In our first issue Richard McDonald asserts, simply, that
The ‘good life’ is a capitalist one.
From this position, he examines what happens when gay men are inducted into this good life through victories (marriage equality) and greater acceptance:
Gay (white, cis) men are now protected as members of the productive economy, able to buy into the dynamic of cruel optimism that lives in the image of the nuclear family: the stable job, the high wage, the relationship founded on marriage, the children born in wedlock, and so forth. This signals a momentous shift away from the radical rethinkings of kinship once so dear to gay men. As capitalism offers us a tool with which to carve out a space for ourselves in mainstream society, it tempts us to leave behind the radical aspects of gayness and queerness that it finds distasteful. When the dust settles, and your space is carved out, the template of sexual identity you have left is a very strict one. It represents a new wave of homosexual normality: the ‘homonormative’ template.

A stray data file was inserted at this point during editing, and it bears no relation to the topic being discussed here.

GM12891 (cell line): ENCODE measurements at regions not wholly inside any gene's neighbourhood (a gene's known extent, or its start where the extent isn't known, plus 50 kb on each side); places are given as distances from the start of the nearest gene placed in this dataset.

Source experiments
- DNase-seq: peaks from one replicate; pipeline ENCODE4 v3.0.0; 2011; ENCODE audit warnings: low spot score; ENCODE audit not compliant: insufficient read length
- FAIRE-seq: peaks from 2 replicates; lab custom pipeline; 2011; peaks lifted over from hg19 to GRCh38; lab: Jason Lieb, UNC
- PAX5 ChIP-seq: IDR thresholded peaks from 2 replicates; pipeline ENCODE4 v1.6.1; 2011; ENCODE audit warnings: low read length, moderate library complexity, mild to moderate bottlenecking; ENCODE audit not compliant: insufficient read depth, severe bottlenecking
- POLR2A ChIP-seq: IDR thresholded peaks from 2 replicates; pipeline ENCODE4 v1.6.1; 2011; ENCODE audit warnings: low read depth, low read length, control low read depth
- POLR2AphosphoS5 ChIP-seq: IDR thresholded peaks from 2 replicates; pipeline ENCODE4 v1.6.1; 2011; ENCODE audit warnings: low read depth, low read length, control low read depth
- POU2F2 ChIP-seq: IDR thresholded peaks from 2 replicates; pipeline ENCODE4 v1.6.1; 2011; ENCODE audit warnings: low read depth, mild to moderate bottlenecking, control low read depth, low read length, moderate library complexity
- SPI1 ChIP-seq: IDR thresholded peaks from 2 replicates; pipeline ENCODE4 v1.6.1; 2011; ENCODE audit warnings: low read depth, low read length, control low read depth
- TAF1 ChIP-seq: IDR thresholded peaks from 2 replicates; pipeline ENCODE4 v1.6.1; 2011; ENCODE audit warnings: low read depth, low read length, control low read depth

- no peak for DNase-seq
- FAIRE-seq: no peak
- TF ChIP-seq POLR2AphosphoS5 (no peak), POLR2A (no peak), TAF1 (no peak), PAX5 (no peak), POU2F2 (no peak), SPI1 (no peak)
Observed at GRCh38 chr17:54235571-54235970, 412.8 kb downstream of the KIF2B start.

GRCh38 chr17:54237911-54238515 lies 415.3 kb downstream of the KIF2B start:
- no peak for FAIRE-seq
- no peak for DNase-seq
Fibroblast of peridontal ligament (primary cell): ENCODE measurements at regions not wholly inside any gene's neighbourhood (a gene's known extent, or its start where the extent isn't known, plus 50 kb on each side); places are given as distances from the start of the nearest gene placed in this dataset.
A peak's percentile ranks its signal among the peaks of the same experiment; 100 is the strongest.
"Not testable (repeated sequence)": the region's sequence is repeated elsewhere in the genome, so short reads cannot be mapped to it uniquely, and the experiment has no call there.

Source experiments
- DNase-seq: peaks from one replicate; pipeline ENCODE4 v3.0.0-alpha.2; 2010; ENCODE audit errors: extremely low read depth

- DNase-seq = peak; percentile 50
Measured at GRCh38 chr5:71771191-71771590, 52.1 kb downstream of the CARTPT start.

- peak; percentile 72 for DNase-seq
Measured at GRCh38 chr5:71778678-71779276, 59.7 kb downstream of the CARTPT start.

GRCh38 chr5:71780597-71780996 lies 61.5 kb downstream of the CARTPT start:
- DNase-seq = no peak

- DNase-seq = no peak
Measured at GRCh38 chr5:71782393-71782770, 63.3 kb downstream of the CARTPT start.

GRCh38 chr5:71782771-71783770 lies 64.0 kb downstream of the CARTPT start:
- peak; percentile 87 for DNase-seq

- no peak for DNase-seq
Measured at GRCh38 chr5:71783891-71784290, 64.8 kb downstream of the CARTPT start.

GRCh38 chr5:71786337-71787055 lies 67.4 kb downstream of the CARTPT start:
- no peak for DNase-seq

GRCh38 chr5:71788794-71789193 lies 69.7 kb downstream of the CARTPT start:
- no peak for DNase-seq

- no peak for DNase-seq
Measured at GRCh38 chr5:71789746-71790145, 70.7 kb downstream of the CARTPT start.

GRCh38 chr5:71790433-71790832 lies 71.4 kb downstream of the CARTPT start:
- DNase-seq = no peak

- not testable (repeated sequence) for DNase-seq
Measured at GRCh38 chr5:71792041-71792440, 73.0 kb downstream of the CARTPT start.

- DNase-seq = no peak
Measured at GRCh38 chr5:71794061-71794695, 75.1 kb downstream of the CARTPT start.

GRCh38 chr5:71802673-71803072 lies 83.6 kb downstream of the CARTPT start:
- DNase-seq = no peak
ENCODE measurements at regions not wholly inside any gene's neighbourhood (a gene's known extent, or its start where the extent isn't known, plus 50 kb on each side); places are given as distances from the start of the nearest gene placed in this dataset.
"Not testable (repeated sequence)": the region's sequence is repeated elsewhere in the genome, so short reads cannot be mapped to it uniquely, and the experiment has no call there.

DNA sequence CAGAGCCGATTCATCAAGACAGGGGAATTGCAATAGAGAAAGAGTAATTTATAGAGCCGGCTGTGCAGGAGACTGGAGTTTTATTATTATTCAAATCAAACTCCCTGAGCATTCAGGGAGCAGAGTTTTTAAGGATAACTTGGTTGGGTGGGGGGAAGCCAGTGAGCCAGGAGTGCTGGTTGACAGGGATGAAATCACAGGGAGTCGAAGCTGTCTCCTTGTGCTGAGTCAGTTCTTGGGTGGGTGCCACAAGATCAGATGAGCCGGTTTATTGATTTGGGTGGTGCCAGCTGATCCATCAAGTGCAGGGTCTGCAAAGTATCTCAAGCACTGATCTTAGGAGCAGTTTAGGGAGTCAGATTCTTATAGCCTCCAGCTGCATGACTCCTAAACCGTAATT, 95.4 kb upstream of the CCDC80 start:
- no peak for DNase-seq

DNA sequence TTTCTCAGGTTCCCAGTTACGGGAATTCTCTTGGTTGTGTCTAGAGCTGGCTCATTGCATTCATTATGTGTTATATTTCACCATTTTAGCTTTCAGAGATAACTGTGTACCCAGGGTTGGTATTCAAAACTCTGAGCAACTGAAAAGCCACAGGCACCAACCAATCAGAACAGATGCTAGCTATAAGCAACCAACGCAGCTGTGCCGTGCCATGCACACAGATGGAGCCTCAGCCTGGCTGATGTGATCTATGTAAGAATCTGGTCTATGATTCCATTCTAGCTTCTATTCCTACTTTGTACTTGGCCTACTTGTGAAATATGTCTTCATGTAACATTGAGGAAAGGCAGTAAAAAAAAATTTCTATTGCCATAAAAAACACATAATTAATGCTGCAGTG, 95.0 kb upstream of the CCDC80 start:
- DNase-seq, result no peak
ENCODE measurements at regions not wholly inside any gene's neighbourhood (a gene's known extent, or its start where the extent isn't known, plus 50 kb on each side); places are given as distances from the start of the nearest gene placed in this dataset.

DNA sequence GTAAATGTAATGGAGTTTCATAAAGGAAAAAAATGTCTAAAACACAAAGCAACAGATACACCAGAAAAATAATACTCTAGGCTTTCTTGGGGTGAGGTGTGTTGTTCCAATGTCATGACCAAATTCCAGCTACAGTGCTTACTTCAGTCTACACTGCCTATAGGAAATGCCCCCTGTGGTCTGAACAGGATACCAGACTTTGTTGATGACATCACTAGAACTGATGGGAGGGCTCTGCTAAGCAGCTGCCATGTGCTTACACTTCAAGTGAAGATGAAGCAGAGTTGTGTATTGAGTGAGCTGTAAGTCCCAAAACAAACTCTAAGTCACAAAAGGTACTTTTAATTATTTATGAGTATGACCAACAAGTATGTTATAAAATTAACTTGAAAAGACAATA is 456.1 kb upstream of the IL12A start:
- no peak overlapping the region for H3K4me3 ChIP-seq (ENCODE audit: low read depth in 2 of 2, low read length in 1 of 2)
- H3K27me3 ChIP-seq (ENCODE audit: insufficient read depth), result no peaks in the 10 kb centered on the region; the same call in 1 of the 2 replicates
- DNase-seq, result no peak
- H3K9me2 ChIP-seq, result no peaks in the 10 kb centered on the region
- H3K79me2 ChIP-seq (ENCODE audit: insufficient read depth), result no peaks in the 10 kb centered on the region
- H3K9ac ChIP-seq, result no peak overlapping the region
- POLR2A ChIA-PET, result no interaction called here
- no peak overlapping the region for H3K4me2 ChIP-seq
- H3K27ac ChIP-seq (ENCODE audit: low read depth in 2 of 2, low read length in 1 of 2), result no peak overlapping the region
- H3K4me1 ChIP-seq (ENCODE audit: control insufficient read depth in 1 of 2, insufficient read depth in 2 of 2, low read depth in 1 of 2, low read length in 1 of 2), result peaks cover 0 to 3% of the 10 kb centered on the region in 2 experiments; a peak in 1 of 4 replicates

In his essay, Richard – with easy humour and a grasp of jargon – illustrates the pitfalls of ‘homonormativity’, that is, gay normality: the apparently fresh feeling that there is a good way to be gay, a normal way to be gay, which is set against, and above, ‘transgressive’ forms of gayness. Though he never discounts the work and struggle to reach this – and why shouldn’t there be gay Tories, gay capitalists, gay members of the NRA – he laments the fact, and it is lamentable, that with the exit of the most privileged members from the gay community, it’s campaigns will, inevitably, be less powerful, leaving those outside the new normal behind.
– Jago Rackham
Read Richard’s article in full in issue 1, subscribe and support our Kickstarter here.
Image Sasha Kurmaz, 2010. Sasha’s photos are also featured in issue 1.